Thursday 17th September 2020
Putting your employees health and well-being first - post-pandemic mental health tips

The COVID-19 restrictions have had a fundamental impact on the way we work, the way we live and, to an extent, our physical health. But the extent to which the lockdown, and the subsequent trend towards more remote working long-term, has affected people’s mental health has been somewhat overlooked.

24% of adults have reported to have felt lonely during the first two weeks of lockdown in late March and early April.

Even more concerning is that this figure rises to 44% among young adults aged under 25.

While these statistics are based off UK research, looking at the bigger picture that with millions of people around the world now doing their jobs, without the social contact, it’s clear that businesses need to take action to help safeguard the wellbeing of their workforces.

So what can you do to help your workforce?

Every team and employee will have different needs and motivations, of course, but these four tips are an excellent place to start:

1. Make the effort to connect

Sometimes even a small gesture can make a big difference to a person’s mental outlook; and in times of economic uncertainty, when many people will be worried about the future of their jobs, they will want to feel reassured as much as possible and feel valued by their employer as a whole.

That’s why it can be extremely useful to get in touch with your colleagues – either at regular intervals set out in a schedule or ad hoc – to see how they’re feeling, both in and out of work. Knowing that their manager is willing to reach out to them, and has their health front of mind, can help dispel any feelings of isolation or low self-worth.

2. Review your support services

All responsible employers will already have processes and services in place to support workers who feel lonely, isolated or are suffering from any other difficulties. But even the best services in the world are pointless if employees either don’t feel they can access them quickly and discreetly, or don’t even know how to do so.

Now is therefore a crucial time to review not only the services you have in place, but the accessibility to them, too. Different working models might affect how employees are able to reach out when they need help. Once you feel the right services are in place, the means of using them can be fully and clearly communicated to everyone within the workforce.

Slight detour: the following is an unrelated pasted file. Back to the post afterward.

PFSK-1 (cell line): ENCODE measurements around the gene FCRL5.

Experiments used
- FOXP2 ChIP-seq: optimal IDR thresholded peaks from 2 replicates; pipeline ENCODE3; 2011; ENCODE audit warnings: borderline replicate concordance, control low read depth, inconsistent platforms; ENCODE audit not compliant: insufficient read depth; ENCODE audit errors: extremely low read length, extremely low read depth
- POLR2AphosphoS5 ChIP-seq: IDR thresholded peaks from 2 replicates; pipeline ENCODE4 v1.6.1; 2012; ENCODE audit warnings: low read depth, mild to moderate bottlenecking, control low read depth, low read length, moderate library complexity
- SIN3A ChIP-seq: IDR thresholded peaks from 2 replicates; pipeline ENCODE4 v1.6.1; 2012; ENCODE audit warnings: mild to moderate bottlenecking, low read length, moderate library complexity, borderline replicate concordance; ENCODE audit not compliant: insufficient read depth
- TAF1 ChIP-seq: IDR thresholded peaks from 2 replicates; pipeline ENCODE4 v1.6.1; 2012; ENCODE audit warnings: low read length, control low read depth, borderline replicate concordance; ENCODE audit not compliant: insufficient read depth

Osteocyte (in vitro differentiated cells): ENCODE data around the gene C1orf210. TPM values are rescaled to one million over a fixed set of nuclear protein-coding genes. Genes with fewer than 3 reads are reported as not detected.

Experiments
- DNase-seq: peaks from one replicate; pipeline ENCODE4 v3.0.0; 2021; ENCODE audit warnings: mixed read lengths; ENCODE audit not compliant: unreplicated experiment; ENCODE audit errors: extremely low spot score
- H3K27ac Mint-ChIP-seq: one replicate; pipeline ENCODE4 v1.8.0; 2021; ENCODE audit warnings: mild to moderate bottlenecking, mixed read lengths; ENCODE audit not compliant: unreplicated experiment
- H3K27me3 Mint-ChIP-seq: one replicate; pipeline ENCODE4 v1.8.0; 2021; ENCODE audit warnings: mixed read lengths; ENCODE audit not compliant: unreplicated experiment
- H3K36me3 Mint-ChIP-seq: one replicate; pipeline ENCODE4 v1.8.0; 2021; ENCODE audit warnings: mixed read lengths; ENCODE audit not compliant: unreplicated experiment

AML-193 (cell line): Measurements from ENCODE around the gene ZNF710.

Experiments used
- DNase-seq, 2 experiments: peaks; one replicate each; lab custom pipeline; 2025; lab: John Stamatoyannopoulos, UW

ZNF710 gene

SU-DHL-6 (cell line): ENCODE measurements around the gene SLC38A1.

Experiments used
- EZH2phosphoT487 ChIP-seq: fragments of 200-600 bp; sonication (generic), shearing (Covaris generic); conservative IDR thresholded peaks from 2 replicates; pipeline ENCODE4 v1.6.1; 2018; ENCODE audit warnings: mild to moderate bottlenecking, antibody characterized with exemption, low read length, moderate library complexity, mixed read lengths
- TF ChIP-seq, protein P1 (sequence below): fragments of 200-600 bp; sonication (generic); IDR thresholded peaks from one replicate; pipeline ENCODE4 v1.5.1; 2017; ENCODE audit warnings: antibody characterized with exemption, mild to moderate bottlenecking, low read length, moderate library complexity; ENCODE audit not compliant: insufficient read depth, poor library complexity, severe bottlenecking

3. Get physical when you can

Blended working models, where people combine home and office work, will make team-building more difficult in the months and years to come. But building strong relationships between employees will remain immensely valuable to a team, in terms of productivity and collaboration just as much as the psychological benefits of being able to socialize.

So however your team will be working from now on, make sure you schedule in some time for some (properly distanced!) face-to-face contact that includes every different person within your team. That may just be one day a month you are all in the office, or a certain Friday night where you meet up for a meal as regulations allow. But one way or another, it’s essential that you replace the day-to-day social interactions that will easily disappear through remote working.

4. Give workers a feeling of control

An employee who is working remotely, is could be feeling isolated and is having work piled onto them is unlikely to be a happy worker. Neither is a person who doesn’t know where or when they or their colleagues are working from one day to the next likely to feel organized or productive. Now more than ever, employees need to feel like they’re in control of their working arrangements, and that they aren’t being left in the dark.

A workspace that offers technology solutions to aid in get back to the office safely, that works across multiple devices can help deliver an organized, transparent approach to working patterns. Within moments, an employee can check on the real-time status of any other employee, including where they’re working, which meetings they’re booked in for and when they’re available to collaborate.

Ultimately, it can mean that however remotely someone is working, they can always remain in touch; and overall, that their health and wellbeing remains a top priority going forward wherever they choose to work.


Research report: Attitudes to Hybrid Working.

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